Thursday, December 11, 2008

An Irregular Comics Review - 11/12/08

Amazing Spider-Man 579
writer: Mark Waid
artist: Marcos Martin

Marcos Martin is fast becoming the finest Spider-artist of this generation, and coupled with Waid at his best - dramatic, yet light-hearted and with fantastic characterisation - this makes for equally as good a read as last issue's effort. The new supporting cast member's reappearance forces changes in the status quo for others, as this book finds its strongest voice since the 80's. Speaking of the 80's...

Amazing Spider-Man 580
writer: Roger Stern
artist: Lee Weeks

See? You can go home again. Roger Stern returns to his spiritual home (he left at issue 250) for some old school goodness. Freely referencing his 80's Marvel continuity (which is more than welcome) with the return of the Blank, Stern's voice for Peter Parker is every bit as enjoyable, traditional and accessible as it ever was. Weeks too does one of the best jobs of his career, cementing what appears to be a continuing collaboration on the book next year with Stern. It couldn't be more welcome.

Captain Britain and MI:13 5
writer: Paul Cornell
penciller: Pat Oliffe

I never thought I'd like Pat Oliffe's art, but it gets the tone of the book in one. The arrival of guest-star Blade is overshadowed by a wonderful character piece between Dane Whitman and Faiza Hussain, a female Muslim superhero on MI:13, making this a brilliant jumping on point for a book with massive potential. Cornell has a fantastic ear for dialogue, and is a hugely welcome addition to the Marvel stable.

Captain Britain and MI:13 6
writer: Paul Cornell
penciller: Leonard Kirk

Cornell feels like he's channelling Roger Stern's Dr Strange run here, bringing in villains from the Dark Dimension for some challenging fun for the new team. The sub-plot between Blade and vampiric Spitfire would be wonderful to see on television (and it's no surprising it should feel like that, considering Cornell's TV background), and although I don't enjoy Kirk's artwork as much as Oliffe's, it captures the characters well (just not the action).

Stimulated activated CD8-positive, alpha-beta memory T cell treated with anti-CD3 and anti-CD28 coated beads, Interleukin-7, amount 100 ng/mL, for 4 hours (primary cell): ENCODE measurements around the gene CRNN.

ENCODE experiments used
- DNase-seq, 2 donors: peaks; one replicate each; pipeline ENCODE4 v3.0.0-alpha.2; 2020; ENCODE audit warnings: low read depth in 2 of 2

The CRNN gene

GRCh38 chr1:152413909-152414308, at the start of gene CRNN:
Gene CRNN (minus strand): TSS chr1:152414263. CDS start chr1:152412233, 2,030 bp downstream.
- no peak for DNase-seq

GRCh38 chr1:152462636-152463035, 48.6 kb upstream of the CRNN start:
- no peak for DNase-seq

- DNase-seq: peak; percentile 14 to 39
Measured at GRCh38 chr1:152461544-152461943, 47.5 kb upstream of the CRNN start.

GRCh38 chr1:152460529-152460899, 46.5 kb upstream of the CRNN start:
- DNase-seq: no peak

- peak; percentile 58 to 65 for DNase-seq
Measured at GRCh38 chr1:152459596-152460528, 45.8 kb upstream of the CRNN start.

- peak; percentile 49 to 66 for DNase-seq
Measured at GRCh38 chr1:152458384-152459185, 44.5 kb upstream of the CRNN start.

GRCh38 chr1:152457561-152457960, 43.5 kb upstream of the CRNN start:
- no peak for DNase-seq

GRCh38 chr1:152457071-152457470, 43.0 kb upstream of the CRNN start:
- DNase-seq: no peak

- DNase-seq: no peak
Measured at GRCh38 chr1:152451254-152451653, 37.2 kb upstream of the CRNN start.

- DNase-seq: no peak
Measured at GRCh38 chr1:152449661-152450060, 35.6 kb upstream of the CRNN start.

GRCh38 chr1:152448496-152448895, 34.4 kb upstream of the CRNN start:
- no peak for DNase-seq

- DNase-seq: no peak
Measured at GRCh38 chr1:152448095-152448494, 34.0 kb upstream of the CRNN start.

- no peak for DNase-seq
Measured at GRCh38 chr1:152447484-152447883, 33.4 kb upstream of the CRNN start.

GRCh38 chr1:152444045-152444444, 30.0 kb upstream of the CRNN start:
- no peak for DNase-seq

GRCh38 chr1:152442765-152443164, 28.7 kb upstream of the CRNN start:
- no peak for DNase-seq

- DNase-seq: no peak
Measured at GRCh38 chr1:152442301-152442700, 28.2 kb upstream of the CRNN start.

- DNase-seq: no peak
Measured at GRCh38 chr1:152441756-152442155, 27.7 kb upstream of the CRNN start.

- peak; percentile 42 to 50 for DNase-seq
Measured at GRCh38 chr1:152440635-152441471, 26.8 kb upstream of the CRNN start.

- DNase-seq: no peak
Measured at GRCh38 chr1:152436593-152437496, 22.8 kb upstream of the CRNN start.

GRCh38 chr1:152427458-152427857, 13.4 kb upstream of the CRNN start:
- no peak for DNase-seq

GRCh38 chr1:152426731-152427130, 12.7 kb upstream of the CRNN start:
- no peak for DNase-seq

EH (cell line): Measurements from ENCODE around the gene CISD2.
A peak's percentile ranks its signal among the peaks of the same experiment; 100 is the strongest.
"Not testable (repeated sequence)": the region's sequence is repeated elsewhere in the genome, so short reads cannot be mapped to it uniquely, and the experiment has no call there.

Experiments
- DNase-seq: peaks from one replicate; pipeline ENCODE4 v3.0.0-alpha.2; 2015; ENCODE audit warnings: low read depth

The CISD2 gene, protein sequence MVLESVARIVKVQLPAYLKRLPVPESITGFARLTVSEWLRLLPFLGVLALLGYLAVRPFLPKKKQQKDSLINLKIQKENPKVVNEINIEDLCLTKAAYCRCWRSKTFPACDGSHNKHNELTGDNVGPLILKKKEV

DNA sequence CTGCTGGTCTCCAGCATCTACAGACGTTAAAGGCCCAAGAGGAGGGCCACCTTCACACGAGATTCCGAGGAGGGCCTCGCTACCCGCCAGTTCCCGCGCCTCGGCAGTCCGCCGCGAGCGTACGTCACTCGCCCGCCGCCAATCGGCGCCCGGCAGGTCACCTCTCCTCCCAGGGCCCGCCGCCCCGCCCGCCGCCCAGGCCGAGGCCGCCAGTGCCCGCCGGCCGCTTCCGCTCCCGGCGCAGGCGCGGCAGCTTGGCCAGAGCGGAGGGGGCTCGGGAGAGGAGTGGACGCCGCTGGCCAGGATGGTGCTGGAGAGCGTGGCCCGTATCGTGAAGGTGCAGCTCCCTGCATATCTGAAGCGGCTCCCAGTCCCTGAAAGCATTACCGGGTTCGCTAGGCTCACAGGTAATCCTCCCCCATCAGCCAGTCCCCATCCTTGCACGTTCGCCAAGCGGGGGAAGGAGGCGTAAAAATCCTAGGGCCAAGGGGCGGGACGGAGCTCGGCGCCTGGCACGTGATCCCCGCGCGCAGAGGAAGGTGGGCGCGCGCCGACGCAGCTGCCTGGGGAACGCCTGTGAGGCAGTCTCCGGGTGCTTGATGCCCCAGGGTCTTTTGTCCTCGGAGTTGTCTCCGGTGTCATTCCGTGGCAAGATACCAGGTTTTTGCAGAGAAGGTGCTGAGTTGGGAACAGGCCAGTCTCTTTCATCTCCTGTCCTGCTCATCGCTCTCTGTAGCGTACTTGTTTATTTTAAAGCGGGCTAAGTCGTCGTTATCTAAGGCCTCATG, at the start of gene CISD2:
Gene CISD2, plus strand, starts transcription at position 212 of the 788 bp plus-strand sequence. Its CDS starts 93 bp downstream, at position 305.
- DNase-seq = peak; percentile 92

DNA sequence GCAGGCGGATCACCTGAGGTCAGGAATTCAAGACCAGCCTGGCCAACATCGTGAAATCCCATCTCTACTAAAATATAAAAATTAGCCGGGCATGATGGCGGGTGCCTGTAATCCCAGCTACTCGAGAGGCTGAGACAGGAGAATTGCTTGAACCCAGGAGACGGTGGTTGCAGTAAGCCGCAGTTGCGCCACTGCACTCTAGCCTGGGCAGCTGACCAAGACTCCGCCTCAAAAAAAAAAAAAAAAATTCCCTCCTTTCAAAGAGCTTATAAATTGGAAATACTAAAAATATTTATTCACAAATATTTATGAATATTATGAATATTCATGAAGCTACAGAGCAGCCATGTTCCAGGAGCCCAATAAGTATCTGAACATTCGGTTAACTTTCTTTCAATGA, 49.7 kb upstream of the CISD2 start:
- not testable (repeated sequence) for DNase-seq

Captain Britain and MI:13 7
writer: Paul Cornell
penciller: Leonard Kirk

Slightly odd pacing (the story as a whole feels like it belongs in an annual or something), but the magical threat by Plokta gives the still-new characters a real workout. If you could have everything you ever wanted, would you take it - particularly if you were someone like Pete Wisdom? Brian Braddock's impatience is nicely in character, and it looks as though everything falls completely apart at the end - Cornell does do cliffhangers well! Kirk's art is still effective, if let down by multiple inkers.

Captain Britain and MI:13 8
writer: Paul Cornell
penciller: Leonard Kirk

Still not sure about the art - musical inkers aren't helpful at the best of times - but the writing by Cornell is still strong. The ultimate betrayal at the end is quite surprising, as is the conundrum faced by Brian Braddock, and the TV-esque pacing is quite delightful. You don't need to know Excalibur/Captain Britain continuity to enjoy this title, which in this era makes this book a great read, just not yet the greatest. I'd have preferred the story to be finished by now, traditional as Cornell's overall approach is.

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